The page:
Your brain and sensory organs are designed to take short cuts to save power, given the high cost of running the brain. Interpolation is very common in hearing and vision.

So unless you have extraordinary proof, it's just, like, your opinion man.

Smoke some weed, it sounds even better

Last edited by diggo; 24th February 2020 at 05:59 PM.. Reason: spellcheck error
Old 24th February 2020
  #1315
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Quote:
Originally Posted by Plush View Post
44.1 apologists can bite me. Such garbage is written here by rank amateurs and s-talkers.

How to test it??

Certainly not by doing an A/B test switching back and forth between 44.1 and higher sampling rates.

Instead, mark out a week to only work in hi-res at 96k or 192k--both in recording and playback / editing. Work for one week exclusively in the higher sampling rate at your studio.

Then switch back to using 44.1k or 48k and feel the collapse of the stereo picture. Feel the unease creep back into your playback. Hear the garbage filtering of 44.1k.

An easy test and one that is convincing.
With what exact brand/model interface?
Old 24th February 2020
  #1316
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sax512's Avatar
 

Thumbs up

Quote:
Originally Posted by thenoodle View Post
With what exact brand/model interface?
Why, this one of course!

Crane Song Solaris Quantum D/A Converter

From his own 'review':

2. tonally more accurate than other dacs--all frequencies very defined. Change from Benchmark was revolutionary. Bettered the DAD we have here. Bettered the PrismSound we have here.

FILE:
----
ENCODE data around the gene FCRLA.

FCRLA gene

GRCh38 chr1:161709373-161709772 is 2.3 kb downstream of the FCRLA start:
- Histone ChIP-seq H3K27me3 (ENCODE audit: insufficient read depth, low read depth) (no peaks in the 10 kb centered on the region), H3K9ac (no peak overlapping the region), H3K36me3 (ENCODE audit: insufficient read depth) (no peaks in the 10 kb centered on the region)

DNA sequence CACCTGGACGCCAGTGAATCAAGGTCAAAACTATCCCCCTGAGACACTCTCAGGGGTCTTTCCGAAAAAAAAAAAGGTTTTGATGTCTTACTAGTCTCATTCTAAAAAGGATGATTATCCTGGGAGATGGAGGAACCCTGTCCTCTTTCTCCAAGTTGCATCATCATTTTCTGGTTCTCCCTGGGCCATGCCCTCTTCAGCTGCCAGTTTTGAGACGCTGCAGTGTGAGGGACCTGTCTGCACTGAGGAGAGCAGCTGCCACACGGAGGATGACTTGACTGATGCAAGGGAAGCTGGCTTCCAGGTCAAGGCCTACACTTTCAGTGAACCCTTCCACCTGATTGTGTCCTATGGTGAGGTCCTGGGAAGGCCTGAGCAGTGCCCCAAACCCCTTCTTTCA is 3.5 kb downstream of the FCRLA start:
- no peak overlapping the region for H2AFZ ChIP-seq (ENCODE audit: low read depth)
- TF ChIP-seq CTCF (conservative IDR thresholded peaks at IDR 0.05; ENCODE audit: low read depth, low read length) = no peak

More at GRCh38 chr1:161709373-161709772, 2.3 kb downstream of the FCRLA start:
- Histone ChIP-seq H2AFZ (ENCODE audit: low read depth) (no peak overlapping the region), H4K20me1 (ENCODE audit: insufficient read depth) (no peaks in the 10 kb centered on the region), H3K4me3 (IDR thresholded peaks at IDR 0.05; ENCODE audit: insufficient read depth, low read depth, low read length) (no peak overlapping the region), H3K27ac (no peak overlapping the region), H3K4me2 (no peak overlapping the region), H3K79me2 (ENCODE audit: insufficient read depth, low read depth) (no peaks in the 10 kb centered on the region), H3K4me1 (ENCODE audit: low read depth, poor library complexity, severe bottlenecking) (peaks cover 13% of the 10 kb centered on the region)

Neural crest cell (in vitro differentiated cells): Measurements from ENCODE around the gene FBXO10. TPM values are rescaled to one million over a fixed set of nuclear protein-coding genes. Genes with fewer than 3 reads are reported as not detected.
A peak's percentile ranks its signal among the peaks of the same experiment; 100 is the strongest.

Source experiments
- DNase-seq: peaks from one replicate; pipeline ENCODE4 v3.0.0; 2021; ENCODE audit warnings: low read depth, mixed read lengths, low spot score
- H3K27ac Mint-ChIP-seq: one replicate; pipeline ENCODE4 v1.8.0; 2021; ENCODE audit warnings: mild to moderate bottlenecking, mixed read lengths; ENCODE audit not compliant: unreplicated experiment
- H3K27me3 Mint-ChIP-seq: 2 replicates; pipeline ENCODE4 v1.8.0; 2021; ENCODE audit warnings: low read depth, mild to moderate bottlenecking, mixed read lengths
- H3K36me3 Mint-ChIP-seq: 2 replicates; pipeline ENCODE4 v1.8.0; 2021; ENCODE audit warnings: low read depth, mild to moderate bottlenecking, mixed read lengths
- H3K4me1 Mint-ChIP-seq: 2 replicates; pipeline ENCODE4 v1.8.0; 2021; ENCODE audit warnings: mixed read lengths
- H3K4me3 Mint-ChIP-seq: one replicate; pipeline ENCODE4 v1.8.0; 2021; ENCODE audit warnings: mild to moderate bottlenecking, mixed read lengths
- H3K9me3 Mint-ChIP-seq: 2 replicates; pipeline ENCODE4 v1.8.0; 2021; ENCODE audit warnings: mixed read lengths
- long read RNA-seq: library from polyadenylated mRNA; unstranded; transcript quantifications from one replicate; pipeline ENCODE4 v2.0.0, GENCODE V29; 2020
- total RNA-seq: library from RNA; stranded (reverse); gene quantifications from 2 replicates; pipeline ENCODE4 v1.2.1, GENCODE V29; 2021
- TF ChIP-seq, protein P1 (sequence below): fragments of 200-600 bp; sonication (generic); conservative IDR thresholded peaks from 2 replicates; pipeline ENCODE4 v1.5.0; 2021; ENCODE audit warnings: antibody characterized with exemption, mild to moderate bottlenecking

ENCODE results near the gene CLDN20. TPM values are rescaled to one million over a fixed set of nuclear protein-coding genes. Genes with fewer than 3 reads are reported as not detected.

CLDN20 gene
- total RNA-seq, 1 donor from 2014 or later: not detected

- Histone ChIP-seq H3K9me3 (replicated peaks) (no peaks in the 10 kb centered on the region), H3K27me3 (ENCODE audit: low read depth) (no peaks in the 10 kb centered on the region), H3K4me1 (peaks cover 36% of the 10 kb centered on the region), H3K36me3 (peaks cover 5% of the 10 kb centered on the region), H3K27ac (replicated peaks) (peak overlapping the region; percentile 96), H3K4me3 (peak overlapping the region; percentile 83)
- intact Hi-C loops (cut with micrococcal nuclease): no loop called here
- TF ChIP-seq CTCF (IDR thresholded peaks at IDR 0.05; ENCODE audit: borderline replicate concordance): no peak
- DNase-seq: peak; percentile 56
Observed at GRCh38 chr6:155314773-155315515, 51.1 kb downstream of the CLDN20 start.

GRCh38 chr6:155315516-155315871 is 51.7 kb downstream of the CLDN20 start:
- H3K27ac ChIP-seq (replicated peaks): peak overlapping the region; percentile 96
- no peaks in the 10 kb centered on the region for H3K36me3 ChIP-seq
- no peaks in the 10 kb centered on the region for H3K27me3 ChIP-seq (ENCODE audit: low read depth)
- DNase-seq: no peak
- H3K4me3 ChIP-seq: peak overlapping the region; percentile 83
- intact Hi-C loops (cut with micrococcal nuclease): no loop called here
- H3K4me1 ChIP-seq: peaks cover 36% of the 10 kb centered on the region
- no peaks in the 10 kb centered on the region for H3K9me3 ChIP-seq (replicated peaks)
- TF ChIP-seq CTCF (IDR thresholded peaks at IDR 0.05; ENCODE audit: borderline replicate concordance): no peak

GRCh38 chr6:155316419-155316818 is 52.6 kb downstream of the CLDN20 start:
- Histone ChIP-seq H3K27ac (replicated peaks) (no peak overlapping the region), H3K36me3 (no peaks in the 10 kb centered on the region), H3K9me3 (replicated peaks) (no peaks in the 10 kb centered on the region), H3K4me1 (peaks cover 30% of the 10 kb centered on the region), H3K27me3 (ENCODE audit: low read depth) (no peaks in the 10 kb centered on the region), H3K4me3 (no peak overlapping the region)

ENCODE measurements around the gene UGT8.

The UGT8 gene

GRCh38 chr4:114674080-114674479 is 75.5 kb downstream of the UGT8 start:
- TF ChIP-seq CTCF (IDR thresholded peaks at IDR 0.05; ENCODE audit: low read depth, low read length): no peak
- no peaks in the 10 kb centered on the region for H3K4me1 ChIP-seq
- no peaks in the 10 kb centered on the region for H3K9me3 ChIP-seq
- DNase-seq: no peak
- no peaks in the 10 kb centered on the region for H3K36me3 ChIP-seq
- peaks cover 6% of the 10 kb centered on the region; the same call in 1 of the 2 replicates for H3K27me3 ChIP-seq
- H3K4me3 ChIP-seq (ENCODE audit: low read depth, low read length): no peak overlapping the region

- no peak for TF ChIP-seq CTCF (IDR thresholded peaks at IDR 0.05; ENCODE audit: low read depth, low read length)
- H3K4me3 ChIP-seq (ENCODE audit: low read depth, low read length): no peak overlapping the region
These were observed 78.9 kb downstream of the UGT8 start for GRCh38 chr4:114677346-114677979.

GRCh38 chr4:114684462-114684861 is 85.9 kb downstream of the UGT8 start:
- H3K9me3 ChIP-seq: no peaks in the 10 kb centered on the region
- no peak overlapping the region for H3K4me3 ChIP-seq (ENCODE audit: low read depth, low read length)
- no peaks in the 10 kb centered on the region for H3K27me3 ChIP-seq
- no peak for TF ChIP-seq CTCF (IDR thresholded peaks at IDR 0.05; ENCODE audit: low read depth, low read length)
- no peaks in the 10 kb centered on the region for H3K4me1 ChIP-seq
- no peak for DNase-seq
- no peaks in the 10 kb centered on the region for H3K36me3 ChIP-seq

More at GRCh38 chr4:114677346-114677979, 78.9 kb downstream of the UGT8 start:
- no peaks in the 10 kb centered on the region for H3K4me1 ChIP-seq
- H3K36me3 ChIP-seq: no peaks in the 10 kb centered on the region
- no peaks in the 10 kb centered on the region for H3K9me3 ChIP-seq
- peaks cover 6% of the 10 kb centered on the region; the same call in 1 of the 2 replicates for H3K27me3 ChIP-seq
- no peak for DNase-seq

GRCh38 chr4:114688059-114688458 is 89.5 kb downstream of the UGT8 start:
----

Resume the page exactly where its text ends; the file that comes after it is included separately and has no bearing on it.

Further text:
How can you counter to this level of analytical demonstration?
I'm sold. 384 kHz, here I come!

Old 24th February 2020
  #1317
Quote:
Originally Posted by diggo View Post
Sorry, just poor anecdote with no repeatable, peer reviewable, scientifically acceptable testing.
dont' be sorry.
i'm not.

i do not care what you think.

i like doing what i like.

things sound better to me, at 88.2
they just do

again,
my opinion counts,
to anyone who listens to my stuff and likes it,
and that's what matters.
Old 24th February 2020
  #1318
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Quote:
Originally Posted by FabienTDR View Post
This looks very much like aliasing, and likely not part of the original audio content.
No, it's certainly original musical content. This is a 96kHz recording, and this energy is all well below Nyquist, at least 10kHz below.
Old 24th February 2020
  #1319
Here for the gear
everyone is different

I like to play vst 's at 88/97khz (roland sua)as i feel there is more clarity in my guitar sound(kazrog) plus less latency but not very practical as the required resources on the com is too high (need to upgrade even at 4770k 4.3 ghz 16 g ram ssd etc ) , but this clarity does not make a huge difference in a final mix. I think a lot of guitar players are after better latency which i think is a much more, and underestimated problem than we think. Its a subliminal thing I think......?
We need more companies coding their own drivers for their interfaces and coming up with ideas which will give us much lower latency devices sub millisecond. Rme seems to be the only one that has made any inroads with regards to latency albeit at the cost (minor) of sound quality.

some people want to go higher but when i do this i a cant hear any difference above 96khz and how would I as the equipment needed to do this would astronomical . high end Genelecs etc etc
everything we listen to in the main stream is 44khz
Old 24th February 2020
  #1320
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Plush's Avatar
Quote:
Originally Posted by thenoodle View Post
With what exact brand/model interface?
Can use DAD, or Prism Atlas, or Sonosax a/d's. d/a by Cranesong Solaris.

The demonstration works with any high quality adc / dac combination.